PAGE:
Shall I choose the mono- or the bilingual exam?

We cannot tell how many times would-be candidates have asked about the difference between the monolingual and the bilingual exam. Now here is an exhaustive comparison of the two exam types.

Is the monolingual worth the same as the bilingual?

A short answer is: “yes”.  A longer one is: “It is worth the same.” An even longer one claims: “It is practically worth the same.”

The two options have exactly the same value in those everyday situations, which show the language exam’s value for you (e.g. bonus points at the entrance exam, obtaining a university degree). However, there are some PhD programs at certain Hungarian universities, which prescribe the bilingual exam as a requirement of the doctoral degree. Those concerned can obviously find out for themselves, but the overwhelming majority do not need to bother.

What is the difference, then?

It is easier to explain the similarities between the two exam types. They are almost identical, as the B2 general monolingual exam consists of 4 exam parts, which are all included in the bilingual exam too. The only difference is that in the bilingual exam there is an additional part beside the complete monolingual set of tasks. This is the one we call Mediation. Here, the expectation is to mediate information between the mother tongue and the target language. This means two additional tasks on levels B1-B2, and three in the C1-level exam.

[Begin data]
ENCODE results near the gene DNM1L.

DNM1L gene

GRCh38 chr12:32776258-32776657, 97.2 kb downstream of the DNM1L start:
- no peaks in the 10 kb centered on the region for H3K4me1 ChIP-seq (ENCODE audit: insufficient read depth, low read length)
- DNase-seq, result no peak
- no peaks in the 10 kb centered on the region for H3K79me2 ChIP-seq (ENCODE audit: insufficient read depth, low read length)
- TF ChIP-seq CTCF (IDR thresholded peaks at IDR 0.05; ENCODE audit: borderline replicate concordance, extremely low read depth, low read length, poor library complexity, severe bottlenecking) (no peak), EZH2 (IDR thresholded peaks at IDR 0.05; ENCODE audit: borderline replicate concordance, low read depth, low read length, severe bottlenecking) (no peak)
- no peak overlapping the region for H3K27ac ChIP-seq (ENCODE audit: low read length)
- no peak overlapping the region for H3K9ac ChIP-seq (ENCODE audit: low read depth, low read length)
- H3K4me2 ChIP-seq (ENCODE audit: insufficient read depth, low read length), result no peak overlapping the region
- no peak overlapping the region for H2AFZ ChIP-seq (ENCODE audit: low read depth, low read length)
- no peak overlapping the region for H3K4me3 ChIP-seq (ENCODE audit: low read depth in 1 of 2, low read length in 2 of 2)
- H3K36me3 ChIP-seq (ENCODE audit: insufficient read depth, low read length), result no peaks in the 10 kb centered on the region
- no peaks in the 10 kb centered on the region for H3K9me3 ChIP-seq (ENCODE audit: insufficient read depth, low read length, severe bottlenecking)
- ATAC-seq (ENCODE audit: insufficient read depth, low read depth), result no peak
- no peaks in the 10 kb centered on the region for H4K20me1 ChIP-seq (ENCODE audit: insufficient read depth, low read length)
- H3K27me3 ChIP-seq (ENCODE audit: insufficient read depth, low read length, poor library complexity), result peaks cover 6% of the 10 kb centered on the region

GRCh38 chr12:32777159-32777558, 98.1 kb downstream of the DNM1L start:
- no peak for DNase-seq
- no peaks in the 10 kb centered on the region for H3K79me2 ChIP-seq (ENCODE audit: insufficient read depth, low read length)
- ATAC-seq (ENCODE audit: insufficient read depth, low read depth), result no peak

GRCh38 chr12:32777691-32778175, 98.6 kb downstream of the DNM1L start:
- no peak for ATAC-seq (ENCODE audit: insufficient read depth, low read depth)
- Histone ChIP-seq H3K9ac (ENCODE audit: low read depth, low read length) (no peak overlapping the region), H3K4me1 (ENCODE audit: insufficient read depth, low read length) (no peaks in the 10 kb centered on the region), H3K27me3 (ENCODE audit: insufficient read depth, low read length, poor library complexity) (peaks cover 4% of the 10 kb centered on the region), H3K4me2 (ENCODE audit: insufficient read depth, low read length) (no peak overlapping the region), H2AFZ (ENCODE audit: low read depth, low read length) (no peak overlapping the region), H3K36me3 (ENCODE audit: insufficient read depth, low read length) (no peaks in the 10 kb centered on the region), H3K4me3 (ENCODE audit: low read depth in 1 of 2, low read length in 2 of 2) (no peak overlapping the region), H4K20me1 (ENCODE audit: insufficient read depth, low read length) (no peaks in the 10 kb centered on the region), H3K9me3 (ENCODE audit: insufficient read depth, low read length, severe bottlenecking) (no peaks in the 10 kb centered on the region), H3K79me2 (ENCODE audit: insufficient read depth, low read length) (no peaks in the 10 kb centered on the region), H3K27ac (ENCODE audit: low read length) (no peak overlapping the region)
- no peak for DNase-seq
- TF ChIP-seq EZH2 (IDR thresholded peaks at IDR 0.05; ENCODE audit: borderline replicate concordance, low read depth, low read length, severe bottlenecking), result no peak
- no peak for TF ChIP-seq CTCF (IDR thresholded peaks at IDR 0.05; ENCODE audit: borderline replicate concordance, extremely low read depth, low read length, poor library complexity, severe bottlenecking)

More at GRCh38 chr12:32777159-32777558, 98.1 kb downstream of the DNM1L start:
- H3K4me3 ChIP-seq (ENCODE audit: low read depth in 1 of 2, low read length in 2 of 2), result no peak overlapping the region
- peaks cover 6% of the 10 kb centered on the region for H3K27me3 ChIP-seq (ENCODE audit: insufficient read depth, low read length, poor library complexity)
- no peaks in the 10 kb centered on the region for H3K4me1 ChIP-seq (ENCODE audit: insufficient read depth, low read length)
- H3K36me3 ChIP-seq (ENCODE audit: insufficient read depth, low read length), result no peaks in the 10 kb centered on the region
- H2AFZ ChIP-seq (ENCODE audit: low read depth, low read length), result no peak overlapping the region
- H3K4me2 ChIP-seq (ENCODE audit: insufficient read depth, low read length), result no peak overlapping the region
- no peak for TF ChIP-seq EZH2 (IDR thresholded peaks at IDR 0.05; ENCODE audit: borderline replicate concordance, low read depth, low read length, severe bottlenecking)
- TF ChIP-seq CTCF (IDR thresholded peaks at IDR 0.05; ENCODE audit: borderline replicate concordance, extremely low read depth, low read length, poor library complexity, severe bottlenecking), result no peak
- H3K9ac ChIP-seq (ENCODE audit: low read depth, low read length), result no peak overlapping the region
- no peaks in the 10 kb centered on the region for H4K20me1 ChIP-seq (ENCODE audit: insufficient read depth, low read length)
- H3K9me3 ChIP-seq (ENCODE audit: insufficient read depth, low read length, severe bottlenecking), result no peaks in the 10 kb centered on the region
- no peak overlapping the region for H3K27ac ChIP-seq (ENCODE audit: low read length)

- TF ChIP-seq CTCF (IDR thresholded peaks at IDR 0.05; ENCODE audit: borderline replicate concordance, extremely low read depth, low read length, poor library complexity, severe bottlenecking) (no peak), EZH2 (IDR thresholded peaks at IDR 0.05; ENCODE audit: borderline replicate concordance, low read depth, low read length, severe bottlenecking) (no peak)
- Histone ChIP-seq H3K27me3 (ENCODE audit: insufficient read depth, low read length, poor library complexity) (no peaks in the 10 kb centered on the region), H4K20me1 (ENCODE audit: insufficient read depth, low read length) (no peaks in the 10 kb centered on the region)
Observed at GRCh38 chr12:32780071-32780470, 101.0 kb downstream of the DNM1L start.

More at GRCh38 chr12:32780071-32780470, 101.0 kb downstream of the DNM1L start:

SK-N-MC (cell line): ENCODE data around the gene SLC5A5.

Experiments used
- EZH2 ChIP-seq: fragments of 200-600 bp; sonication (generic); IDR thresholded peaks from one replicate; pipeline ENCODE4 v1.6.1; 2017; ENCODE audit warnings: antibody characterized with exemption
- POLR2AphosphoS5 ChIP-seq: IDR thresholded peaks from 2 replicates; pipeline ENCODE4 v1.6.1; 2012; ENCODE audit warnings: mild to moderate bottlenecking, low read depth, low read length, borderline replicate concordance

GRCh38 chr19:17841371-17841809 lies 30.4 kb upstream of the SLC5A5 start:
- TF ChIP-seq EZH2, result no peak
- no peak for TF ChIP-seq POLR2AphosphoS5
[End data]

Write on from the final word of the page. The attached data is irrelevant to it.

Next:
What is the difference on exam day?

The candidates who choose the bilingual exam need to get up the earliest, as Mediation is the first part of the whole written exam, which makes it about 35 minutes longer on B2 level and 45 minutes longer on C1. For the ones choosing the monolingual version, the exam begins with the Reading comprehension test, as they join the bilinguals when they have finished the Mediation part.

Who do we recommend the bilingual?

To those who often translate, either at language classes, in their pastime, or at their workplace, that is, who feel they can connect and mediate information between languages at ease. They are likely to solve the lifelike tasks with a sure hand. A further aspect is that the written exam is a bit longer and tiring because of the Mediation test for the bilingual candidates, who need to prepare for one more exam element beforehand.

We do not make a case for either exam type, the decision is always yours. However, we have tried to make your choice easier now, as we hope you have found the answers to your questions? If you have not, or some things are still not clear, check out the Euroexam Forum, which we created exactly to clear up any question marks.